That collusion existed between Loyalist paramilitaries and the RUC is no surprise to anyone familiar with the British state’s role in Ireland, but to read the clipped tones of one of its high ranking officers spelling it out is a revelation.
The focus of this inquiry was the murder of solicitor Pat Finucane, shot dead in front of his family in 1989. It is now known that several members of the UDA squad that murdered Finucane were police agents at the time and had warned their handlers in advance of the plan. The blandly named Force Research Unit (FRU) recruited and ran the agents involved, who included Brian Nelson, one of the state’s most valued undercover agents, William Stobie, the UDA man who provided the weapon, and Ken Barrett, a UDA assassin who admitted to BBC’s ‘Panorama’ that he was one of the two gunmen who actually shot Finucane.
Far from denying passing intelligence details of individuals to agents in murder gangs, the FRU defend it. They say that their informers had to protect their cover at all costs, including taking part in terrorist activities. So if they were going to have to murder people, then it would be better if they were ‘real’ Republicans rather than ‘innocent’ Catholics. So they provided photographs, descriptions and addresses of individuals to be targeted. As one official document, dated 3 May 1988, states, ‘6137 [Nelson] wants the UDA only to attack legitimate targets and not innocent Catholics. Since 6137 took up his position as intelligence officer, the targeting has developed and is now more professional.’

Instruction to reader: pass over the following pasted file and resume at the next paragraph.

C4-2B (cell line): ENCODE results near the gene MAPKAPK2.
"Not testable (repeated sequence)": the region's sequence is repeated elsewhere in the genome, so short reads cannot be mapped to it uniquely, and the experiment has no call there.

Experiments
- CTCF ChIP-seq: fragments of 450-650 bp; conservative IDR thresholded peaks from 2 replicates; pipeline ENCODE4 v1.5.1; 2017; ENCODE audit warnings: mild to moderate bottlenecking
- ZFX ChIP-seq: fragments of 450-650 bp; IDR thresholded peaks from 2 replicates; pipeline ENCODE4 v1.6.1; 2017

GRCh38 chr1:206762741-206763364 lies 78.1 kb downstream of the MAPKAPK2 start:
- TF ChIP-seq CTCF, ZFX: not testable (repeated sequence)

So as Pat Finucane’s son Michael has pointed out, his father’s murder was not some aberration or slip-up by police handlers. It was part of the logic of a deliberate plan to use Loyalist murder gangs to take out troublesome individuals: ‘Simple policy, simple operation, simply chilling.’
This simple policy was known at the highest levels of government, and political influence was used with great effect. Home Office minister Douglas Hogg reported to parliament in January 1989, ‘I have to state as a fact but with great regret that there are in Northern Ireland a number of solicitors who are unduly sympathetic to the cause of the IRA.’ Pat Finucane was murdered three weeks later.
At every point the inquiry was blocked. Twice the inquiry team unsuccessfully tried to arrest Brian Nelson. The first time he was tipped off and was spirited away by his FRU handlers. Then in January 1990, the night before the second attempt, the inquiry’s headquarters were burned down. The RUC investigation blamed a ‘discarded cigarette’.
Nelson was eventually charged with 35 serious terrorist offences and served ten years. During the trial the officer running the FRU, Colonel Gordon Kerr, testified on Nelson’s behalf. Nelson died days before the publication of the Stevens report from a reported brain haemorrhage.
Kerr was awarded a military OBE in 1991. He is currently the British military attache to Beijing. Such are the rewards for those who provide the British state with a ‘service to be proud of’.
Such also is the experience of policing Northern Ireland that the British government cites when it claims it is especially suited to intervene in postwar Iraq.
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